England’s Wimbledon: While watching Rafael Nadal sigh as he discussed how “very sad” he was about withdrawing from the Wimbledon semifinals due to a torn abdominal muscle, it was impossible not to think ahead, to what awaits Rafael Nadal.
It was impossible to help but think back to a month ago, when Nadal, then 36, won the French Open at the oldest age ever and then expressed doubt that he would even play at the All England Club due to chronic left foot pain that necessitated nerve-numbing injections just so he could compete in Paris.
Unavoidably, thoughts turned to a year ago at Centre Court, when Roger Federer lost in the Wimbledon quarterfinals and withdrew, clearly suffering from a problematic right knee that would soon require his third surgery in roughly 18 months. Federer hasn’t competed since and will turn 41 in a month.
One cannot help but wonder if Nadal’s recent struggles with staying healthy — he also missed time this season with a rib injury, and the second half of last season because of his foot — could affect how much he is willing to keep pushing his body. These two exceptional athletes, forever linked as rivals and greats of the game, may be at different stages of approaching the end of their careers.
Both of them will eventually leave the sport. As will the other member of the “Big Three,” Novak Djokovic, who played Cam Norrie on Friday in what ended up being the lone men’s semifinal, at some point.
To be honest with you, Nick Kyrgios, who benefited from Nadal’s withdrawal and reached his first Grand Slam final, said: “I don’t think anyone’s able to fill those shoes.” “Rafa is a competitor we won’t ever see again. Never before have you seen someone handle a racquet with such grace as Roger. Most likely, Djokovic is the only player you’ll ever see who consistently wins and plays the game at an incredibly high level.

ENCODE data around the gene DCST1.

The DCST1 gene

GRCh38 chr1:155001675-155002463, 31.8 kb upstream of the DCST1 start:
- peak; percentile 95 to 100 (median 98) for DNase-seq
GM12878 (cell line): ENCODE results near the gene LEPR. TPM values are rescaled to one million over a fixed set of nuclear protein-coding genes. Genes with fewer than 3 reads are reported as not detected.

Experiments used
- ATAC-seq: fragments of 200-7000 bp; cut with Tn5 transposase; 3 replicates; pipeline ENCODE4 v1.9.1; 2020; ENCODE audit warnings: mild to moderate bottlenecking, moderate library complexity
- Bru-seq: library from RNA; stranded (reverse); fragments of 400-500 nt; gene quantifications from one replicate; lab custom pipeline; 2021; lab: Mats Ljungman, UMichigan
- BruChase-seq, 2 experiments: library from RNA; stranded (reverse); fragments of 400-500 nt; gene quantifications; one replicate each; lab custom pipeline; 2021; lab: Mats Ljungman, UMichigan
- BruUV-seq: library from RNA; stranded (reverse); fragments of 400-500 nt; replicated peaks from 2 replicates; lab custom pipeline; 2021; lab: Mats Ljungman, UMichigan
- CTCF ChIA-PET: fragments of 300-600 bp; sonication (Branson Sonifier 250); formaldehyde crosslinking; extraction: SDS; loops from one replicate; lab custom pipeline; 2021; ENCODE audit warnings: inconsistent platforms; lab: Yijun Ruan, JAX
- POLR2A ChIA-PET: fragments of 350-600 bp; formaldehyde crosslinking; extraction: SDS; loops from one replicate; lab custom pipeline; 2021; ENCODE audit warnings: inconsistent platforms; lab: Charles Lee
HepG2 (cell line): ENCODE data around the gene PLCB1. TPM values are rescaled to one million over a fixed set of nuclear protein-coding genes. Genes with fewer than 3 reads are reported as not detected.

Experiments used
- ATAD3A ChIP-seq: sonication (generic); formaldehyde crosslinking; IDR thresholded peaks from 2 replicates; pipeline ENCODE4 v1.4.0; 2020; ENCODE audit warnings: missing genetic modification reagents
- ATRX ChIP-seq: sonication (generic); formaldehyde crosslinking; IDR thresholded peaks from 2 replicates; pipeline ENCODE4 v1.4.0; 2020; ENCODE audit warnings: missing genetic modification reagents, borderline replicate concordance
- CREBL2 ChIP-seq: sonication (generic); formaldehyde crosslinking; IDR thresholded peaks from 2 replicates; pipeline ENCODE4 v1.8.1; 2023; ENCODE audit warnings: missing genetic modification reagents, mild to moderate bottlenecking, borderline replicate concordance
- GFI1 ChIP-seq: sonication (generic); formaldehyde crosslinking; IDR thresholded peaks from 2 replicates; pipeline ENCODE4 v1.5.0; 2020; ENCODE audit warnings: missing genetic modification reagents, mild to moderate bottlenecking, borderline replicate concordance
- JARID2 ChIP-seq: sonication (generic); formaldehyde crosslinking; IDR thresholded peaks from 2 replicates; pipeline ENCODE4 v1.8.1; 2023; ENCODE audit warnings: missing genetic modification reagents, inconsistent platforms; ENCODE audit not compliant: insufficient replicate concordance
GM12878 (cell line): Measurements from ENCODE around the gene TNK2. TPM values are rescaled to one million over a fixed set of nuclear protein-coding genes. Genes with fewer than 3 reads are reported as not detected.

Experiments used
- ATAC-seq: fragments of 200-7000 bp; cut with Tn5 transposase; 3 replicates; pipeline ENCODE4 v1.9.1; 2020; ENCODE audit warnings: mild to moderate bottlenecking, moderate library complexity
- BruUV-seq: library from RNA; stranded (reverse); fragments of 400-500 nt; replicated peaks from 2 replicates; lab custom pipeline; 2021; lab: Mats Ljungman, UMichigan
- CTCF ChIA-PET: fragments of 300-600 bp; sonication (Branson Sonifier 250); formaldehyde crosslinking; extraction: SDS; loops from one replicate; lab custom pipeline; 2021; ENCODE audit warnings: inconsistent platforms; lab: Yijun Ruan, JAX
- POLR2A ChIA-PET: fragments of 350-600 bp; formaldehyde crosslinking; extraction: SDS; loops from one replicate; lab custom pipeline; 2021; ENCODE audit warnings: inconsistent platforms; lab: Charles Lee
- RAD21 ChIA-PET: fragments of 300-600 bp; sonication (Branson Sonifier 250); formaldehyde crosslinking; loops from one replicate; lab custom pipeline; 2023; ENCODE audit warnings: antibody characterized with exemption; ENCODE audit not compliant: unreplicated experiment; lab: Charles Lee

Nadal has a male Grand Slam record of 22, two more than the 35-year-old Djokovic and the 41-year-old Federer.
When they pass away, Kyrgios predicted that “it will be a sad day.”
Nadal was questioned about his decision to play against Taylor Fritz in the quarterfinals on Wednesday despite being in excruciating pain from the first set on. He persevered for five complete sets over almost four and a half hours.
He responded with a few interesting things.
He is certain that continuing to play made sense because he could — after all, reality proves possibility — and, of course, he won.
He has only done so nine times in 1,275 matches over the course of his career, or three times in 351 Grand Slam matches, to end a match.
He doesn’t question the decisions he’s made in the past, though he does try to grow from his mistakes.
Although he’s proud of himself for finishing the game, he made what he called a “decision thinking about your health and your future” on Thursday after learning more about the severity of the injury.
Nadal predicted that the abdominal issue might keep him out of action for only about a month. He hopes to resume practicing groundstrokes in about a week; serving will have to wait. He is confident in his ability to maintain a schedule that includes the U.S. Open, the year’s final Grand Slam event, which begins on August 29.
As I’ve always said, happiness is more important to me than any title, even though everyone is aware of the amount of work I put into getting here, according to Nadal. But I can’t take a chance on that match and sit out for two or three months, as that will be difficult for me.
Even though he won the first two legs at the Australian Open and French Open for the first time in 2022, he said he was unconcerned at all about trying to pursue a calendar-year Grand Slam by going 4 for 4 at the sport’s four major championships.
I thought about my daily happiness and my daily work, he insisted.
How long he can remain healthy enough to happily work and compete is the question for both of us.